People's Democracy

(Weekly Organ of the Communist Party of India (Marxist)


No. 14

April  03, 2011


Agriculture and Budget: Business as Usual


Suneet Chopra


IT is evident that when one runs with the hare and hunts with the hounds, it is the hare that is the loser. The present budget does exactly that with the rural hare and the corporate hound. And most budgets have been doing that for nearly two decades now, with devastating effect on our food security, inflation, declining rural employment and increasing inequality of income between the urban and rural sectors, leading to the withering away of resources of the rural masses who still constitute over 60 per cent of our people. So, once more the budget has given the aam aadmi the go by. Moreover, the Rs 11, 500 crore direct tax concessions to the better off are to be offset by the increase of Rs 11, 300 crore through indirect taxes paid for by the people. This is consistent with successive governments’ policies of making the already poor pay for the prosperity of the rich.


The agricultural sector, whose share of the GDP has plummeted from 31.4 per cent in 1991 to a miserable 14.2 per cent in 2010, while having to support over half the population of the country,  has been starved once more of the resources it badly needs. Agriculture has seen a cutback from Rs 17,695 crore in 2010-11 to Rs 17,523 crore in 2011-12, while rural development has been truncated from Rs 89,629 crore to Rs 87,845 crore since the last budget. Moreover, subsidies on fertilisers have been reduced by 9 per cent, on food by 9.4 per cent and on oil by a massive 38.5 per cent, representing a cut of Rs 20,000 crore. This will be devastating for the rural masses, over 70 per cent of whom are below the 2200 calorie line already and reflect the growing poverty of our villages where 33 lakh farmers have been joining the landless each year since 1991.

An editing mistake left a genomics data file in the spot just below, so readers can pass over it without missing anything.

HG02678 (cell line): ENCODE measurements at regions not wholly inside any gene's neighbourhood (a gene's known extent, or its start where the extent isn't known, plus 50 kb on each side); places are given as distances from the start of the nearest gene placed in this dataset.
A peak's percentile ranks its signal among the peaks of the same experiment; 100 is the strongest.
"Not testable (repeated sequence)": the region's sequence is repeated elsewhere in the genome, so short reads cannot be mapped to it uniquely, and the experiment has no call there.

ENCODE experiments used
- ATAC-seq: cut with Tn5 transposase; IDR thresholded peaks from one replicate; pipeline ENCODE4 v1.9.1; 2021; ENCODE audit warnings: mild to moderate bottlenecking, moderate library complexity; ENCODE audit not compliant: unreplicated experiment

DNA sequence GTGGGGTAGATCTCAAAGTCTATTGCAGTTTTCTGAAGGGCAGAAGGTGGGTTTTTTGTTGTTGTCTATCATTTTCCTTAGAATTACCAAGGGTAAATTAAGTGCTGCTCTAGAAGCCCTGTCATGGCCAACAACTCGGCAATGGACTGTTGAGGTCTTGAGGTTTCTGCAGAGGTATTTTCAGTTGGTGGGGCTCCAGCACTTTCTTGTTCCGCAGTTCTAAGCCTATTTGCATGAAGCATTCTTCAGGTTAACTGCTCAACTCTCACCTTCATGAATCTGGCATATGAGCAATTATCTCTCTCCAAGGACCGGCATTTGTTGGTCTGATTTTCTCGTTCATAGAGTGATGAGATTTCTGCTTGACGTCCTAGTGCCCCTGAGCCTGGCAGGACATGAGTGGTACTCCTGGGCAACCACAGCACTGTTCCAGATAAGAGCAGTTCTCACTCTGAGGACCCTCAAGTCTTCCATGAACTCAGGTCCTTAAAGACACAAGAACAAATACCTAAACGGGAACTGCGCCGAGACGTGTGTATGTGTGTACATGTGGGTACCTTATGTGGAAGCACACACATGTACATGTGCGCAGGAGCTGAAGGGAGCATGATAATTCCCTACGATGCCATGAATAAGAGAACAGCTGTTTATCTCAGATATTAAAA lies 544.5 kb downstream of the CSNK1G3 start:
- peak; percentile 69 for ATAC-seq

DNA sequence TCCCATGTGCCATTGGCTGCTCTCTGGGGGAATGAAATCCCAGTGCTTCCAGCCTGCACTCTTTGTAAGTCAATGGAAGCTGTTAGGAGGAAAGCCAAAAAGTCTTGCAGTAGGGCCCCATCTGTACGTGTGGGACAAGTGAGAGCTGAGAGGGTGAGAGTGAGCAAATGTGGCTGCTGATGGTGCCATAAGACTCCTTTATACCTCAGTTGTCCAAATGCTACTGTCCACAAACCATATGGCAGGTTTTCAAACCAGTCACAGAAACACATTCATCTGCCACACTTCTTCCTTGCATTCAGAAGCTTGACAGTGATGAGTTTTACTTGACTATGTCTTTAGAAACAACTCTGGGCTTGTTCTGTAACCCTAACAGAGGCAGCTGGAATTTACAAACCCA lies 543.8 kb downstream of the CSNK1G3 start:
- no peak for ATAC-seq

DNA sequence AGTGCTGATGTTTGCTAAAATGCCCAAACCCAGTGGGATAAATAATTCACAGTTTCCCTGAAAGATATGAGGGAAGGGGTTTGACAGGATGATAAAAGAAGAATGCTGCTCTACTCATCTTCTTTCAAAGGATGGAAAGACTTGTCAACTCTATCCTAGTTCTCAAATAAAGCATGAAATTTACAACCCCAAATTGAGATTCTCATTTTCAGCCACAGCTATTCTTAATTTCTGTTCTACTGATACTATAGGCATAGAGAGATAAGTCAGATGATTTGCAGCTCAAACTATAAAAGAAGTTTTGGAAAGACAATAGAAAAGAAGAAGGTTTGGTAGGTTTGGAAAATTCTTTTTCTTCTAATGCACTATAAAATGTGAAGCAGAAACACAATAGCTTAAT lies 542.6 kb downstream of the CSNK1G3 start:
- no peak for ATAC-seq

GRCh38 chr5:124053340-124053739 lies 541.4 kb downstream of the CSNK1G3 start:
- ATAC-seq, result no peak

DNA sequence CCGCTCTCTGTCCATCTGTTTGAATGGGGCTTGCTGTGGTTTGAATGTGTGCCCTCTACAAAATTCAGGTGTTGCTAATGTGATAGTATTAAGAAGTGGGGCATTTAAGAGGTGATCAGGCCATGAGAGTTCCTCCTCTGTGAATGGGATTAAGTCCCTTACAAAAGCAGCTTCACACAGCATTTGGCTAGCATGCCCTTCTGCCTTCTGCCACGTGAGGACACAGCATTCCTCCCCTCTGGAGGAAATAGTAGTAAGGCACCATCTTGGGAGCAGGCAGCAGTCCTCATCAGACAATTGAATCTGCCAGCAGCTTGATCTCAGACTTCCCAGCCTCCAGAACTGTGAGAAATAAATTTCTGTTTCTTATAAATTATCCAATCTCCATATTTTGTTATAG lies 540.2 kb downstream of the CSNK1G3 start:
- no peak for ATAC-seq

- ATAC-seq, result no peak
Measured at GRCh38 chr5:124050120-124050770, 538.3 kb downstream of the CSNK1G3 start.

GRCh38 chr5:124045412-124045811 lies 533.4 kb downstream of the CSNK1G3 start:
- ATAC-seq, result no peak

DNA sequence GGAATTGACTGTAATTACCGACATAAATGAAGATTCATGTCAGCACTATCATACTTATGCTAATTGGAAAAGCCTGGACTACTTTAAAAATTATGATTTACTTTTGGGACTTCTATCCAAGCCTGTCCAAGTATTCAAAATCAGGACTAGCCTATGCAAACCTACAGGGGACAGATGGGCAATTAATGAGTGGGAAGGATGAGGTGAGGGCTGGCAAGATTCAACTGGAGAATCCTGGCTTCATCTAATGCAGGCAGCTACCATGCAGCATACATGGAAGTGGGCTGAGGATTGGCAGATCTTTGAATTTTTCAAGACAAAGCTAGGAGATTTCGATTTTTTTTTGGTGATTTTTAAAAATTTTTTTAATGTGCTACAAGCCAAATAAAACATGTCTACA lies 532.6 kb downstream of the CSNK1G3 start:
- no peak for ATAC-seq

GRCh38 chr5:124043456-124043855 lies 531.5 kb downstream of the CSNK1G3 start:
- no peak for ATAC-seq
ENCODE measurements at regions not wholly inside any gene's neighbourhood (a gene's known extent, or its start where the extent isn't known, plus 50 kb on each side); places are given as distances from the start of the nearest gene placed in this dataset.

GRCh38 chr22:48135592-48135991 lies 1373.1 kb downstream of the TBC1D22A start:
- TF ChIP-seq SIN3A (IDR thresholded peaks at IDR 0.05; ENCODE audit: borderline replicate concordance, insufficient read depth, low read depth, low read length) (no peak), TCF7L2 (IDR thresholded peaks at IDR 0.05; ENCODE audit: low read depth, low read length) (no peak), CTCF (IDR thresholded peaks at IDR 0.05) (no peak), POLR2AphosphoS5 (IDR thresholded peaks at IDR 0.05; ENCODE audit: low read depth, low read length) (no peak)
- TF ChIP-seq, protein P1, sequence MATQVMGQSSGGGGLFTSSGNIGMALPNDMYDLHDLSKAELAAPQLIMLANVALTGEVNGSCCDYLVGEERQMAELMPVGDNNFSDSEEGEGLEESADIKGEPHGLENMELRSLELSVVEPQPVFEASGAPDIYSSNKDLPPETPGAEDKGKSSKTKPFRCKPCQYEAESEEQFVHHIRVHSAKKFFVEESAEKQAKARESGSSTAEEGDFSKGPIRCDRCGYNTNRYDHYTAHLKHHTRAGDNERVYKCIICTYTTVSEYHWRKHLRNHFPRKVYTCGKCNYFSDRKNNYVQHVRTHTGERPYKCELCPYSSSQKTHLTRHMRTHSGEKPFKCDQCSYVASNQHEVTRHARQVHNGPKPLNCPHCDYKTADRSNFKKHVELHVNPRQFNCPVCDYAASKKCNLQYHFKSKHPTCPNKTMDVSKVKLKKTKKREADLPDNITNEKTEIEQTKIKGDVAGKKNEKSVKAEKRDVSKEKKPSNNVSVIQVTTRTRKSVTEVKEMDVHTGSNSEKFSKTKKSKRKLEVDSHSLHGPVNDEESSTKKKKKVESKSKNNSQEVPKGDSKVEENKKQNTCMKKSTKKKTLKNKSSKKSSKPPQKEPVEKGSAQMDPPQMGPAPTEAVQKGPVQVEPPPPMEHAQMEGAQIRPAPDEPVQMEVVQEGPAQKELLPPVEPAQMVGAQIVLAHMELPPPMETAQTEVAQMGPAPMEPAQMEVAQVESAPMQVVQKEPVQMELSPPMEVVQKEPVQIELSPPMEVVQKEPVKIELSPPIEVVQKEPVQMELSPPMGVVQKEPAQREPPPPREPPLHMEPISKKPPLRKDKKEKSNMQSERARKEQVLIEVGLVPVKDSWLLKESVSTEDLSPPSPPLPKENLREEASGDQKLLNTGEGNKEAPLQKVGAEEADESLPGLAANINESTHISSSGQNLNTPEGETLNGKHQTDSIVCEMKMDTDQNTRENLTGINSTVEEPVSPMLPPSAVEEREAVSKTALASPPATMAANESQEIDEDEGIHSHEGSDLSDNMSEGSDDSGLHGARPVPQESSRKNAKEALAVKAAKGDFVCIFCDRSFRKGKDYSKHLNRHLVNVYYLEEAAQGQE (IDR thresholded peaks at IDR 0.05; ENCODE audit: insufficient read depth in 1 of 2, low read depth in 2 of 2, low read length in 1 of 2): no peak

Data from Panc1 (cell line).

This policy has been pursued under the erroneous belief that if the government pulls back from the agrarian sector, private investment will rush in to take its place. We have enough experience that this does not happen. On the contrary, the flight of government investment from agriculture and rural development has led to private investment following suit. Now, the government has decided to increase credit to the rural borrowers at 4 per cent interest if they have paid their previous dues, the very thing for which they were excluded from the debt-relief programmes earlier. Also, the finance minister’s exhortation to the banks is to give more loans to the poor and marginal farmers as in earlier years the lion’s share of rural credit has instead gone to agro-industries. It is evident from this exhortation that he does not believe that anything is going to change this time either.